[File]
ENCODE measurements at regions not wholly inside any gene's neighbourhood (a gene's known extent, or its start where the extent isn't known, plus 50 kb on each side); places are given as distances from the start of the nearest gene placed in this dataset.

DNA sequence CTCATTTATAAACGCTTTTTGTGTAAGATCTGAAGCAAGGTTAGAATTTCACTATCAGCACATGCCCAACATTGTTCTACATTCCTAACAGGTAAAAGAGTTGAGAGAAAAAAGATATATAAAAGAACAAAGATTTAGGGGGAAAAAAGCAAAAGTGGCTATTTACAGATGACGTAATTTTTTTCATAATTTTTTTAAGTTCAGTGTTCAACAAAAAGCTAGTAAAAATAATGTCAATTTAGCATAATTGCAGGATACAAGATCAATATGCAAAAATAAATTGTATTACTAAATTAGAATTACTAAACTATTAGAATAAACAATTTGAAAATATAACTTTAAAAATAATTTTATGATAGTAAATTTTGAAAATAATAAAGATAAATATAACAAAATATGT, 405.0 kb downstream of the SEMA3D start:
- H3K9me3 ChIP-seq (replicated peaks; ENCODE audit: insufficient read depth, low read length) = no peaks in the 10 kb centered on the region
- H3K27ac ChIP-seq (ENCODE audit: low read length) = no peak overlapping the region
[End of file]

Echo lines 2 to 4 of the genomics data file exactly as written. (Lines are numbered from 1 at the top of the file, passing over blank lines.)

DNA sequence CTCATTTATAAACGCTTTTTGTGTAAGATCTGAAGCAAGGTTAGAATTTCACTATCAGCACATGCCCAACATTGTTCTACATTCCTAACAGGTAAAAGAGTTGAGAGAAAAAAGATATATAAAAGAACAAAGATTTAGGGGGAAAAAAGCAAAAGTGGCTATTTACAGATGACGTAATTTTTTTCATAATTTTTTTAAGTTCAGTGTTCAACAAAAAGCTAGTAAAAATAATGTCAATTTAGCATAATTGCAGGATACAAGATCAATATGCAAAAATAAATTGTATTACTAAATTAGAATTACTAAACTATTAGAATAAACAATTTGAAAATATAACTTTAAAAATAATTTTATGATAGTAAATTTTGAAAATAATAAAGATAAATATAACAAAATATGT, 405.0 kb downstream of the SEMA3D start:
- H3K9me3 ChIP-seq (replicated peaks; ENCODE audit: insufficient read depth, low read length) = no peaks in the 10 kb centered on the region
- H3K27ac ChIP-seq (ENCODE audit: low read length) = no peak overlapping the region